MARCH 2021
Inhalation 1-2-3 A brief update from Inhaltion Magazine.
 
 
vectura
 
perspective

Nasal sprays: What are potential advantages of unit-dose or bi-dose over traditional multi-dose?
imageUnit-dose and bi-dose nasal sprays are disposable and generally have a smaller profile than multi-dose nasal sprays, which can make them easier to carry and may translate to improved patient compliance. Unit-dose and bi-dose devices can also provide highly precise drug-delivery volumes, reduce risks from microbial contamination and be made tamper-evident. They can be used to treat many central nervous system conditions, including Parkinson's disease, opioid abuse, epilepsy/seizures and pain applications such as acute/breakthrough pain, cancer-related pain, chronic pain and migraine. Catalent Inhalation offers comprehensive, end-to-end services to help expedite your nasal spray product from concept to market.

Catalent Inhalation
+ 1 888 SOLUTION (765-8846)
catalent.com/inhalation
 
lonza
 
in focus

imageInitial considerations in the development of "repurposed" drugs for inhalation
This article discusses "repurposing" of oral or parenteral products to the inhaled form, which can be a promising way to develop products for treatment of many serious diseases, particularly where the lung is the natural site of action or optimal delivery location. A key question is, "Why are we repurposing the drug for inhalation?" The answer will guide foundational activities such as drug and target selection; preclinical activities; clinical studies; chemistry, manufacturing and controls (CMC)/quality and commercial positioning of the product. In addition, a number of important factors, such as target product profile, product quality, pharmacology and clinical strategy, should be taken into account early in the drug development process. Considering these factors may increase chances that a repurposed product could be positioned for successful clinical studies and commercial adoption by patients.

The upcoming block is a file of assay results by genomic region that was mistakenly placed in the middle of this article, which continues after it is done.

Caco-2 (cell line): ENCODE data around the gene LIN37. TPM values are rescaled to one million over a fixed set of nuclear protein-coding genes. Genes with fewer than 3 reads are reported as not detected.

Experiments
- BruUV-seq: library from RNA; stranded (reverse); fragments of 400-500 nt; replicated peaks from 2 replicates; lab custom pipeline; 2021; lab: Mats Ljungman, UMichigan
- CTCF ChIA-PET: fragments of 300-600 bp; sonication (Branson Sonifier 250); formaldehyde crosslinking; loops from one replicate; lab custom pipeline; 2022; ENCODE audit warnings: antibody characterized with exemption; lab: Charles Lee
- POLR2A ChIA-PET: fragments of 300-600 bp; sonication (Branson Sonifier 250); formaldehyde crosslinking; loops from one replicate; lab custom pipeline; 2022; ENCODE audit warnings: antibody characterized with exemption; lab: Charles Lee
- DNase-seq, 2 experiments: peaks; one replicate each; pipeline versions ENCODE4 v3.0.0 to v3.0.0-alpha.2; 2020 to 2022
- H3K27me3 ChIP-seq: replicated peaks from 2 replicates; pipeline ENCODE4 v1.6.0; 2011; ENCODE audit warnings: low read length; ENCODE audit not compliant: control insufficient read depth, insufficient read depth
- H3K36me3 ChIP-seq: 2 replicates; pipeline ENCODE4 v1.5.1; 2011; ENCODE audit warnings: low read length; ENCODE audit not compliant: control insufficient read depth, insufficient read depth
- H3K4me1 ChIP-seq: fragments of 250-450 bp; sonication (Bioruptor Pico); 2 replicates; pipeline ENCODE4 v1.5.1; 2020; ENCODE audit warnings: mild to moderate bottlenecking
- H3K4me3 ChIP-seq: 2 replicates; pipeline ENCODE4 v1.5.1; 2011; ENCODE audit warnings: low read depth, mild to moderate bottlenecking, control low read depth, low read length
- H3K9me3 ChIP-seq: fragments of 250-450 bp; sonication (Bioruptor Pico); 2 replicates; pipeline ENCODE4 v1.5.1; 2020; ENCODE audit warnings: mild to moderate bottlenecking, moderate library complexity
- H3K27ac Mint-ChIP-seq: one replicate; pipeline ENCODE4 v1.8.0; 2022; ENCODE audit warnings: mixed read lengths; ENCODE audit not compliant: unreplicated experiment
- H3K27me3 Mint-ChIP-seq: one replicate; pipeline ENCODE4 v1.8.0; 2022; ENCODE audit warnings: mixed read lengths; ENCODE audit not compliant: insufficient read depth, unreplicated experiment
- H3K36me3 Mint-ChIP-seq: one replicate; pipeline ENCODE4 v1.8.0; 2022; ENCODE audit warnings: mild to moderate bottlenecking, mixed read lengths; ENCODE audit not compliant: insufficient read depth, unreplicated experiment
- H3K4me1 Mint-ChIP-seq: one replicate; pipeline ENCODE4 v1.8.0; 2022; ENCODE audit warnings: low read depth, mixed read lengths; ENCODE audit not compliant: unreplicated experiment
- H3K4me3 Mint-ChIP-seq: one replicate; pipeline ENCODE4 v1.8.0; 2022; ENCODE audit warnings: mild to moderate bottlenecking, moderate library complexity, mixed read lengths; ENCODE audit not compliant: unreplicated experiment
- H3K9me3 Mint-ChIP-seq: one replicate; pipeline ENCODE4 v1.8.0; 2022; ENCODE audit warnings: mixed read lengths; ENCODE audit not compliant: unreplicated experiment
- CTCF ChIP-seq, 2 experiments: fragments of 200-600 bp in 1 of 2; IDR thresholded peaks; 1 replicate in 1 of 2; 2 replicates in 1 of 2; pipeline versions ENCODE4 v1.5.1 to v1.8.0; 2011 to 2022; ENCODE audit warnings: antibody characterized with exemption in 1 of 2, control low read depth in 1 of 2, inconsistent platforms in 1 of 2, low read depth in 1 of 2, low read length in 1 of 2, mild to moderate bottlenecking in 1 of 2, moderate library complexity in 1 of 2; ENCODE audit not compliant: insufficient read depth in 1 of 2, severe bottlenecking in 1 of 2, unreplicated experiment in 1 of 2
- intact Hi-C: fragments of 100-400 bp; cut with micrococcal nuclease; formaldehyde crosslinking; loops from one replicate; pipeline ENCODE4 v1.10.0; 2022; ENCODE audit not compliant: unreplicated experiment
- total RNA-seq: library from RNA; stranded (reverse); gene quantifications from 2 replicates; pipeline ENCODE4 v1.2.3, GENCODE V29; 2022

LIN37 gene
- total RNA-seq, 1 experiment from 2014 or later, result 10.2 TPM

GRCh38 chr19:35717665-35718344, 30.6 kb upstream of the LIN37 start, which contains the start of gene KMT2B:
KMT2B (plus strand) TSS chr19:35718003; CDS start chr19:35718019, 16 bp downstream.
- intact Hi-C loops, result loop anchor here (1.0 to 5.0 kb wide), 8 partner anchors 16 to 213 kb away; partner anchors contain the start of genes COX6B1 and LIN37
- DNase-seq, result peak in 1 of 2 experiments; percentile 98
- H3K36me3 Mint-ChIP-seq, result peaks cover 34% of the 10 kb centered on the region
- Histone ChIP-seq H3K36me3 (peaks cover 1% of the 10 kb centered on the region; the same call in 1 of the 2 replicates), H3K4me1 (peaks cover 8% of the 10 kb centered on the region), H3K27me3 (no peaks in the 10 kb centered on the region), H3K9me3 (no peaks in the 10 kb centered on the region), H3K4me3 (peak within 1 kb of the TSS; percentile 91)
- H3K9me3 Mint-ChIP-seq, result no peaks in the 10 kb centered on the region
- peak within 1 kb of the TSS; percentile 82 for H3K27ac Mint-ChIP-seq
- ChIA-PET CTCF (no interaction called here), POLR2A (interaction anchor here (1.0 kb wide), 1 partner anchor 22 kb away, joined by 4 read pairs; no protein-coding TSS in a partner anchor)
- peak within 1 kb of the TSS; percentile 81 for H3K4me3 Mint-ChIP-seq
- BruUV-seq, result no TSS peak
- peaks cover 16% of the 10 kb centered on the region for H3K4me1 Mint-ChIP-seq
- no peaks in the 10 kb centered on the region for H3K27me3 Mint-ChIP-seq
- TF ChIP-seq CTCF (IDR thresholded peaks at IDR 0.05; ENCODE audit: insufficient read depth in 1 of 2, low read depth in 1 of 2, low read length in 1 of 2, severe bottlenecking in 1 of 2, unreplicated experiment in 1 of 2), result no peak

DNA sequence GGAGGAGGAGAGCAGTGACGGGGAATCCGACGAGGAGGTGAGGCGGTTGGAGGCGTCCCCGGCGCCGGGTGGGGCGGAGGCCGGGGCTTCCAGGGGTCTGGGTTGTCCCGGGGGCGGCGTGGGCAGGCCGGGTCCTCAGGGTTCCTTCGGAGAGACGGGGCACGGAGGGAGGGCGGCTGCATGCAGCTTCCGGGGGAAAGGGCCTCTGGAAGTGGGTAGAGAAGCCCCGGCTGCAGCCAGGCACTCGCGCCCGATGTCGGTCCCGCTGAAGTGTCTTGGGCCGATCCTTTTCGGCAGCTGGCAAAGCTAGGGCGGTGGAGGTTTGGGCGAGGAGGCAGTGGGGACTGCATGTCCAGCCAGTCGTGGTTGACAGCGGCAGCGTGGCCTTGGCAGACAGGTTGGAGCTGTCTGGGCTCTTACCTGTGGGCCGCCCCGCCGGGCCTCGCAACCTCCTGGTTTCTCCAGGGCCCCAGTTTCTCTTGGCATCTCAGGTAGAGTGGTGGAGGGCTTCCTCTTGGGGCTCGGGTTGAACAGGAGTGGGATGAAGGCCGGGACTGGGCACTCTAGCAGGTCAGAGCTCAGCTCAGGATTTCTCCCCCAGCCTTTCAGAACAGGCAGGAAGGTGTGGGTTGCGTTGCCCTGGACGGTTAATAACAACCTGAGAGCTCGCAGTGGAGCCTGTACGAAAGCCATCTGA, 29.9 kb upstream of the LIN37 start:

Astech
 
feature

imageInhalation of repurposed drugs: A promising strategy for treatment of pulmonary arterial hypertension (PAH)
Pulmonary arterial hypertension (PAH) is a rare, progressive disorder characterized by elevated blood pressure in and blockage of pulmonary arterioles, due to defective endothelial function and abnormal proliferation of the pulmonary artery smooth muscle cells and fibroblasts. Current therapies for pulmonary arterial hypertension do not provide a cure and their use can be limited due to systemic side effects. Consequently, there is a critical need to discover and develop new drugs that target vascular remodeling and provide long-term disease reversal benefits. Drug repurposing can bypass common challenges of drug discovery and offer shorter developmental cycles. This article describes the pathology of PAH and discusses a variety of drugs repurposed for inhalation that have undergone or are currently in clinical trials. Further research is warranted to establish these repurposed, inhaled drugs for use alone or in combination with existing therapies.
 
COPLEY
 
image

imageInformation on upcoming industry events
Click for information on the following industry events:
  • RDD Europe 2021
  • 2021 ISAM Congress

Please visit the calendar on Inhalation's website for more conferences, which may change from live to virtual formats and have new dates due to COVID-19.
 
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Questions about Inhalation, contact Vicki Schuman, Editor at vschuman@cscpub.com.
w: Inhalation Magazine • e: inhalationmag@cscpub.com
 
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